Microbial remains in some earliest Earth rocks: Comparison with a potential modern analogue

Glikson, Miryam, Duck, Lawrence J., Golding, Suzanne D., Hofmann, Axel, Bolhar, Robert, Webb, Robyn, Baiano, Justice C. F. and Sly, Lindsay I. (2008) Microbial remains in some earliest Earth rocks: Comparison with a potential modern analogue. Precambrian Research, 164 3-4: 187-200. doi:10.1016/j.precamres.2008.05.002

Author Glikson, Miryam
Duck, Lawrence J.
Golding, Suzanne D.
Hofmann, Axel
Bolhar, Robert
Webb, Robyn
Baiano, Justice C. F.
Sly, Lindsay I.
Title Microbial remains in some earliest Earth rocks: Comparison with a potential modern analogue
Journal name Precambrian Research   Check publisher's open access policy
ISSN 0301-9268
Publication date 2008-07-30
Year available 2008
Sub-type Article (original research)
DOI 10.1016/j.precamres.2008.05.002
Volume 164
Issue 3-4
Start page 187
End page 200
Total pages 14
Place of publication Amsterdam, The Netherlands
Publisher Elsevier
Collection year 2009
Language eng
Subject C1
040204 Organic Geochemistry
970104 Expanding Knowledge in the Earth Sciences
0402 Geochemistry
0403 Geology
0605 Microbiology
Formatted abstract
Carbonaceous matter (CM) from ca. 3.5 Ga hydrothermal black cherts of the Pilbara Craton of Western Australia and the Barberton Greenstone Belt of South Africa yielded transmission electron microscopy (TEM) images that are suggestive of microbial remains and possible remnants of microbial cell walls. These are compared to a potential modern analogue, the hyperthermophilic Methanocaldococcus jannaschii, derived from an active seafloor hydrothermal environment and cultured under similar conditions. A striking resemblance to the early Archaean forms was evident in wall structure and thermal degradation mode. Cell disintegration of the cultures occurred at 100 °C marking the limits of life. Complete disintegration, deformation and shrinkage occurred at 132 °C. A multidisciplinary approach to the characterisation of the CM was undertaken using organic petrology, TEM coupled with electron dispersive spectral analysis (EDS), high resolution TEM (HRTEM) to determine molecular ordering, and elemental and carbon isotope geochemistry. Reflectance measurements of the CM to determine thermal stress yielded a range of values corresponding to several populations, and pointing to different sources and processes. The δ13C values of Dresser Formation CM (−36.5 to −32.1‰) are negatively correlated with TOC (0.13–0.75%) and positively correlated with C/N ratio (134–569), which is interpreted to reflect the relative abundance of high Ro/oxidised/recycled CM and preferential loss of 12C and N during thermal maturation. TEM observations, inferred carbon isotopic heterogeneity and isotope fractionations of −27 to −32‰ are consistent with the activity of chemosynthetic microbes in a seafloor hydrothermal system where rapid silicification at relatively low temperature preserved the CM. Copyright © 2008 Elsevier B.V. All rights reserved.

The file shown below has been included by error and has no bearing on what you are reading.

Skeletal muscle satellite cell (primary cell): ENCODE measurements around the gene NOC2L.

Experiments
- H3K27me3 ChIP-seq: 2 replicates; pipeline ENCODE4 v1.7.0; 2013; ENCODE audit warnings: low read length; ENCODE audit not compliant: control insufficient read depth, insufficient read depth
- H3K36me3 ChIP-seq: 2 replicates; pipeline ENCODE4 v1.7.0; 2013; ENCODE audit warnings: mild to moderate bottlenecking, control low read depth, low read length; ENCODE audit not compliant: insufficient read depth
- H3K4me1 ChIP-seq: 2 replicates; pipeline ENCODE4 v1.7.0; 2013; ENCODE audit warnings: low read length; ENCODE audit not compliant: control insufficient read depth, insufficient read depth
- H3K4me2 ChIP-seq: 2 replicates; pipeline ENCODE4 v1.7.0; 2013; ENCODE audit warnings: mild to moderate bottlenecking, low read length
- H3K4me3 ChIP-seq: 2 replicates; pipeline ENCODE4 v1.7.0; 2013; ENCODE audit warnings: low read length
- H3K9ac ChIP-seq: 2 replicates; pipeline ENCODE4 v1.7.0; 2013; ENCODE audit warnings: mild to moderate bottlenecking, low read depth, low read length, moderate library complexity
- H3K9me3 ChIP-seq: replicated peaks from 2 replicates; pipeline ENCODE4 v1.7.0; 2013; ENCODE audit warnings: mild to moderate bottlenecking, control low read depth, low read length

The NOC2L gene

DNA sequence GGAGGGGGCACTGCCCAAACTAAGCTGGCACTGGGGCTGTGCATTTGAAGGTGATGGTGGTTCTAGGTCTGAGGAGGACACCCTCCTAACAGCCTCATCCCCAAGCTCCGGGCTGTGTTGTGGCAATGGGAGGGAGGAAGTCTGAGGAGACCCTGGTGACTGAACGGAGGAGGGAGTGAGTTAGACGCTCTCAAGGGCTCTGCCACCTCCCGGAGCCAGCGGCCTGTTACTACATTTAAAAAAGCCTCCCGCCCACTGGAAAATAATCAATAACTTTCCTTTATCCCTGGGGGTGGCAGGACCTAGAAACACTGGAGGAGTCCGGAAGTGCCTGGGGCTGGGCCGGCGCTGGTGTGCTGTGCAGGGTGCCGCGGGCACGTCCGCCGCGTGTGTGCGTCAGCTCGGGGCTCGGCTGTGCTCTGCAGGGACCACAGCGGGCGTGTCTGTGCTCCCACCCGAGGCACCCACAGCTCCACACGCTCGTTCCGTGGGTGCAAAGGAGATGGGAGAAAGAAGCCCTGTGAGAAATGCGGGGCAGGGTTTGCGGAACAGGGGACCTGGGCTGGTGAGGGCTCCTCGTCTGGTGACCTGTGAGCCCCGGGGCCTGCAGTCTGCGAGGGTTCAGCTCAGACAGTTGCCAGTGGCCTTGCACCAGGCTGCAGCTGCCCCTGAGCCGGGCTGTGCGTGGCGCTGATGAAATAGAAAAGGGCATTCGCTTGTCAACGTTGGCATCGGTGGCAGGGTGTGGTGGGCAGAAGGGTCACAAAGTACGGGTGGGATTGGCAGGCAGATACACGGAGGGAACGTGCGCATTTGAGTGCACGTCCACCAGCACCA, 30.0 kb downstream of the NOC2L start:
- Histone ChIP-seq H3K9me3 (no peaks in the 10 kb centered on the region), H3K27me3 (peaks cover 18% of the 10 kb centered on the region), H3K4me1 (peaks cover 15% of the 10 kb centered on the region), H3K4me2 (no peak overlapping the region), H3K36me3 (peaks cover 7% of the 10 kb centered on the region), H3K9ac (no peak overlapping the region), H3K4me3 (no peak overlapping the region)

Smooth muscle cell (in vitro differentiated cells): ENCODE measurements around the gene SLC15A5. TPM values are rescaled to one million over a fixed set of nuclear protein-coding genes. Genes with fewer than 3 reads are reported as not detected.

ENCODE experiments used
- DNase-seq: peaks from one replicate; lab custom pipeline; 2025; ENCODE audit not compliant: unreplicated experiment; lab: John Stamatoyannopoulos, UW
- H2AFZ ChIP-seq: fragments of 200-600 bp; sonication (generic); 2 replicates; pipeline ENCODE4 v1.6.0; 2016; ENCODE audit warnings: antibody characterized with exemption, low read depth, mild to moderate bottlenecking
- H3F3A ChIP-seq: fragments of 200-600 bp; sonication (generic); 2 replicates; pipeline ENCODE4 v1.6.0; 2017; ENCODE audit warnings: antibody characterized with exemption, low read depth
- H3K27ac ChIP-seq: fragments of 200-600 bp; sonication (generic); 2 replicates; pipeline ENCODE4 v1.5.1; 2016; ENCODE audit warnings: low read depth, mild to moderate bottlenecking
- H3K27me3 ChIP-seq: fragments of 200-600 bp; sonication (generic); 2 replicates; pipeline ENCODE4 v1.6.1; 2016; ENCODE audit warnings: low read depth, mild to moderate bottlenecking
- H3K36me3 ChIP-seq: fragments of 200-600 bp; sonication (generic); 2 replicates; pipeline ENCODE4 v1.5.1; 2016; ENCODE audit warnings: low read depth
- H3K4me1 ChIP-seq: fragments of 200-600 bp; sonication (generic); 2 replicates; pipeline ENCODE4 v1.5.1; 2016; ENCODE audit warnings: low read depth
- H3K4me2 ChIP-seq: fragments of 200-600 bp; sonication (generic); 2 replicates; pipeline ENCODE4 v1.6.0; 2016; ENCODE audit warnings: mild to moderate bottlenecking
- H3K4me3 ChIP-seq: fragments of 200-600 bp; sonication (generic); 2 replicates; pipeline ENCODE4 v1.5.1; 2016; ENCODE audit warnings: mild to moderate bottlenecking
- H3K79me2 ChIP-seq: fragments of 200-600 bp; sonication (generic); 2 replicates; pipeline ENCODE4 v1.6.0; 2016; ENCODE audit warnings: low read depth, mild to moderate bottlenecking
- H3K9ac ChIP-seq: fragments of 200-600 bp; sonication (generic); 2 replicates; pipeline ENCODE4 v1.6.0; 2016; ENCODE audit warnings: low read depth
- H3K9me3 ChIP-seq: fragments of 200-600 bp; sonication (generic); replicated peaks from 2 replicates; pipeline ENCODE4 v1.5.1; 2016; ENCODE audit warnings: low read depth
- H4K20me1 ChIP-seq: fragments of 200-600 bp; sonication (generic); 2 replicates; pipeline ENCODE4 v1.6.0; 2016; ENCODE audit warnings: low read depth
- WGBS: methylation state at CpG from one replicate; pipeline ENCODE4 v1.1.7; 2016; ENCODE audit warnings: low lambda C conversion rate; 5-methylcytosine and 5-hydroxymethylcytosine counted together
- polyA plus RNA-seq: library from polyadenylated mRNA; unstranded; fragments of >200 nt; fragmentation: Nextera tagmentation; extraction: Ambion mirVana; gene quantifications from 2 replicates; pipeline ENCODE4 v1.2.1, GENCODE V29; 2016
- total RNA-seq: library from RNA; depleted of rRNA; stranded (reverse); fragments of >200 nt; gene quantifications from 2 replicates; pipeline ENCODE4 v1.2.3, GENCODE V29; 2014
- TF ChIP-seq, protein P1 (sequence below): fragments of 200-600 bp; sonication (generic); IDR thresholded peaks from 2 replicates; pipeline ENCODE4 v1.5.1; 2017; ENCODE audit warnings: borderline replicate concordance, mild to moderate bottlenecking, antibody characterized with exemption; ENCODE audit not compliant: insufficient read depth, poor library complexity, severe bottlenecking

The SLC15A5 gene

Keyword Archaean
Pilbara Craton
Barberton greenstone belt
Carbonaceous matter
Methanocaldococcus jannaschii
Transmission Electron Microscopy
Carbon isotopes
Q-Index Code C1
Q-Index Status Confirmed Code

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Created: Mon, 30 Mar 2009, 10:26:44 EST by Glenda Chown on behalf of Faculty of Science